By Mort Malkin
The scene was the Pennsylvania boat access at the Narrowsburg Eddy on the High Delaware River. The last day of summer before Labor Day was glorious with a display of sun and 75 degrees on the thermometer.
My companion, CPGSJ (her initials, exclusive of higher degrees), and I came to greet the paddlers in the Flotilla to Protect the Delaware. We parked in the access area to visit with the kayakers at the finish of the event. Afterward we went over to a rock at the shore to sit down and dangle our toes in the water. OK, so we immersed our feet up to the ankles. Not five minutes into our triple enjoyment of the season, the weather, and the River, an official van pulled into the access area and stopped right in the middle near the entrance. Out stepped two uniformed officers of the Fish and Boat Commission. One of them came over to inform us that we were in violation of the regulation that reserves the access area for boaters and fishermen. I noted that: there was only one fisherman, there were several empty parking spaces, and we were not creating a disturbance by splashing the water with our feet. He explained that if we were allowed to engage in such unauthorized activity, others would come and have picnics, play frisbee, and Heaven knows what else.
I thought for a few seconds about staying, receiving a citation, and challenging the officer in court. With luck, I might serve a prison sentence. A second option was to drive home, strap my kayak to the car, and return to the access area. With a kayak on the car, we could legally sit on a rock at the shore and discuss whether to paddle north or south … or we could just hold hands.
The history of such rules and regulations reminds us that the Delaware River is a special exemption to Pennsylvania’s requirement for canoes and kayaks to be registered … at $28 per. Nevermind that New York, Maine, and many other states welcome the tourism that comes with canoeing and kayaking free of nuisance registration. Pennsylvania’s registration regulation for canoes and kayaks, after many years, was amended to allow unregistered paddling on the PA half of the Delaware River. Too late, all the boat rentals, camping, and economic activity remain on the NY side of the River.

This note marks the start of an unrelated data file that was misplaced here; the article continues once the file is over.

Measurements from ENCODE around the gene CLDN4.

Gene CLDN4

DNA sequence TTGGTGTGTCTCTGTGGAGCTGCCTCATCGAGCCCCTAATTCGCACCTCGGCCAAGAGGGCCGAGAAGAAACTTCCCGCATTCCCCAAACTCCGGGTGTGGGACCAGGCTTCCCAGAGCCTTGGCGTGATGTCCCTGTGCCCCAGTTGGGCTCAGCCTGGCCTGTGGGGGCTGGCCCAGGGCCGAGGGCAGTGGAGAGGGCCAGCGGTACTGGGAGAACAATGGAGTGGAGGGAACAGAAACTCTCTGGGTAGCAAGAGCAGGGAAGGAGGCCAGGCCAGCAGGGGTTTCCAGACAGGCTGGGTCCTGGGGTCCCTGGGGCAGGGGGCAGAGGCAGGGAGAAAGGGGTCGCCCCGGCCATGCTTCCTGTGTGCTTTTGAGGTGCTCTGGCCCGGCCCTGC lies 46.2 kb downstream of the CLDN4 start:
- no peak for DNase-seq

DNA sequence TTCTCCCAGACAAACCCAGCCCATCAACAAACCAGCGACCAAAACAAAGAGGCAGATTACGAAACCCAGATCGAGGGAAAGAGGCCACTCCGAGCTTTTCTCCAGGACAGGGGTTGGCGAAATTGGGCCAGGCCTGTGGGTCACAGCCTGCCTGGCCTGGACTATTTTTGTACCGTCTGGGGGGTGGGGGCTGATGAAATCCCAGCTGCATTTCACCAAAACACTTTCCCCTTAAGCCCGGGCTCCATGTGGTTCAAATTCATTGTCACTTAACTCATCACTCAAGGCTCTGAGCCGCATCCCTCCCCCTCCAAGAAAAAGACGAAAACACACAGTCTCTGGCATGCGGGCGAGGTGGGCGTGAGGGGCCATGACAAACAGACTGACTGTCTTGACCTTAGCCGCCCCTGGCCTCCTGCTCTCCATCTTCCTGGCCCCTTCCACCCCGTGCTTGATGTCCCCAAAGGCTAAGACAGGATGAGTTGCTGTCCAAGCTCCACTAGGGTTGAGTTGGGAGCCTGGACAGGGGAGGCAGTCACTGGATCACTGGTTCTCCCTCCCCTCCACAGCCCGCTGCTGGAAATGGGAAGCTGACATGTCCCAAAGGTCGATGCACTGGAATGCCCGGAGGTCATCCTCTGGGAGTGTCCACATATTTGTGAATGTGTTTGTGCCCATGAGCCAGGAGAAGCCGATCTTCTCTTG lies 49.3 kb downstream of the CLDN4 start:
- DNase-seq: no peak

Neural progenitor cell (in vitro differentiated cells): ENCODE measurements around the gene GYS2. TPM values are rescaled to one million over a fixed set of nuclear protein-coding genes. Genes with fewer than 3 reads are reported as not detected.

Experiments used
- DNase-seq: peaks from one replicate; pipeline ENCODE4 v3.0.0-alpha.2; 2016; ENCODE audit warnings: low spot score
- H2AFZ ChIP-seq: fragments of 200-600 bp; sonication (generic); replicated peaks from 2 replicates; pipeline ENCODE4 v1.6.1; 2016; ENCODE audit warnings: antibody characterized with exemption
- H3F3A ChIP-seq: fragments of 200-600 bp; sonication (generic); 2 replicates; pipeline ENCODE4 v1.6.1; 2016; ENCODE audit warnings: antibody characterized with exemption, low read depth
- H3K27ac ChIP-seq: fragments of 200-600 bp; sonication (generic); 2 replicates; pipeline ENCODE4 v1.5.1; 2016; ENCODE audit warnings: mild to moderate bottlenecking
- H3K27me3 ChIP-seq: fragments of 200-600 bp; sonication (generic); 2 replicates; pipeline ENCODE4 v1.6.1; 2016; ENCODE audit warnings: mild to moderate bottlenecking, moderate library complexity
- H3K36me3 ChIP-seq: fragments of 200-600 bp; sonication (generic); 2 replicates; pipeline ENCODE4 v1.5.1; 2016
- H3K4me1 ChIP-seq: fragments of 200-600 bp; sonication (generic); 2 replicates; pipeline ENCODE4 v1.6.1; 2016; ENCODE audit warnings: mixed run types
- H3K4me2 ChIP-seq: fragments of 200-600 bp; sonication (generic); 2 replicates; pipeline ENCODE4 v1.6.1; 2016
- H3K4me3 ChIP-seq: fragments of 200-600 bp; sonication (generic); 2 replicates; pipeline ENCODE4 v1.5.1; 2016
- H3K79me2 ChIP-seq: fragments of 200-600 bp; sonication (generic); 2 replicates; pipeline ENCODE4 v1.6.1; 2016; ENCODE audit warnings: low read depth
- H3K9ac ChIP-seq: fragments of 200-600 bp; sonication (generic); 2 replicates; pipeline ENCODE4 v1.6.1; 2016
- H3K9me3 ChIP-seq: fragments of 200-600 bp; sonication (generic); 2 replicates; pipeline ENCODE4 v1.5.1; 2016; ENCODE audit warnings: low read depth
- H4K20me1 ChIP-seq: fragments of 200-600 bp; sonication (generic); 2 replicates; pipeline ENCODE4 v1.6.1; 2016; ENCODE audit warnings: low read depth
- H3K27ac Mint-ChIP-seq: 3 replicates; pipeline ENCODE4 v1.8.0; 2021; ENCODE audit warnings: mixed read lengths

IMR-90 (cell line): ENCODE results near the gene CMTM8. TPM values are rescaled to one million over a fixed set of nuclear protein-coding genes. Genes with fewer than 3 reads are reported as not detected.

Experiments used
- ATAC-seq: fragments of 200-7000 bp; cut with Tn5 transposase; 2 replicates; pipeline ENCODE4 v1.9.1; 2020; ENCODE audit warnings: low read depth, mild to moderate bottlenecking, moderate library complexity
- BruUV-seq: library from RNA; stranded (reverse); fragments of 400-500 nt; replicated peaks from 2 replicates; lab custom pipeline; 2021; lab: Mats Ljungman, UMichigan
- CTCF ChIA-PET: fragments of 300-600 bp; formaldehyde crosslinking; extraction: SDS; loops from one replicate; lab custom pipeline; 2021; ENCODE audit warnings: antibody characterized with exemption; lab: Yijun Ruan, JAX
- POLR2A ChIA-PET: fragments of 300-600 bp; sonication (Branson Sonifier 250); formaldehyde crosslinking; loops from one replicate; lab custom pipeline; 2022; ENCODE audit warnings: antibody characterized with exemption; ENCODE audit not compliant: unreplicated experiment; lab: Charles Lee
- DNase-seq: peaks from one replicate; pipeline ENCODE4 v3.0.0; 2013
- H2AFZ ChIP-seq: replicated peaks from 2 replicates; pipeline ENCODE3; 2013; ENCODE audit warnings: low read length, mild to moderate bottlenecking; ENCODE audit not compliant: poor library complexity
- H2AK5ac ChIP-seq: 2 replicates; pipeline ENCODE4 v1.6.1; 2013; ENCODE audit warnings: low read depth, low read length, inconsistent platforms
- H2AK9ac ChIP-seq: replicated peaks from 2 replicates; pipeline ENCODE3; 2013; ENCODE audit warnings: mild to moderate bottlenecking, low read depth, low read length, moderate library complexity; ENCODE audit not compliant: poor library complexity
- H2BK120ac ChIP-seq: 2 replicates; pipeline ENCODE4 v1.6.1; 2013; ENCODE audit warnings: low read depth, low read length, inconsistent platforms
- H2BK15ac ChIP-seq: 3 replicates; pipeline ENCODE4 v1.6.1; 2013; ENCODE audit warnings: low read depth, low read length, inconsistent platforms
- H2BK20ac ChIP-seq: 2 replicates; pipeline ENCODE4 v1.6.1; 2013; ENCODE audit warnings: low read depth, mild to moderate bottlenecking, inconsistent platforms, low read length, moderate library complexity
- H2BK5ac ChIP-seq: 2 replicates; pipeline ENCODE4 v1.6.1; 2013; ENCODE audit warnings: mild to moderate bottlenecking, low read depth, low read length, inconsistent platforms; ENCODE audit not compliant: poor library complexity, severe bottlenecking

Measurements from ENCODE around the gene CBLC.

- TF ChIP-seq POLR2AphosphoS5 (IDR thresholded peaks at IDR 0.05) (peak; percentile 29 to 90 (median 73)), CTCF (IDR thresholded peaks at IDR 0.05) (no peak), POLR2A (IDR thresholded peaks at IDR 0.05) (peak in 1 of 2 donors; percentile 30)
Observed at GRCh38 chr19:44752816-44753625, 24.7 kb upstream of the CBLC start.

Rules and regulations seem to pervade every aspect of life, common sense included. At another PA time and circumstance, parking restrictions during winter months are enforced to clear the streets of snow, whether or not it has snowed.
Rules and regulations are not exclusive to Pennsylvania, nor are the officials who enforce them. In Boston, the home of Paul Revere, a peace rally was restricted to a “free speech zone” during the Democratic Convention of 2004. The First Amendment didn’t apply anywhere else in the city.
Everyone can surely cite a rule or two devoid of common sense.
A saving grace is the lack of a sense of humor among the officials who have the power to enforce the rules. They consider themselves as the keystone of the Establishment, the System. Recently, a parody-wielding group of street performers has freely challenged the tea baggers in many cities. They are the Billionaires For Wealthcare. They wear top hats and tuxedos and smoke cigars — all to satirize the super rich executives of the Insurance industry and Big Pharma. They carry signs that read “Delay, Deduct, and Deny.” The ultimate satire is that many of the enforcement officials take the “Billionaires” seriously as representatives of capitalism and cheer them on.
The tea baggers, too, have lauded the “Billionaires.” It is all a lesson to bring satire in all its forms to bear in the political discourse. There are many venues: Town Hall meetings, the halls of Congress, the streets of cities and towns, and the pages of newspapers. Many are the ways to make fun of all public officials and reactionaries who deserve it.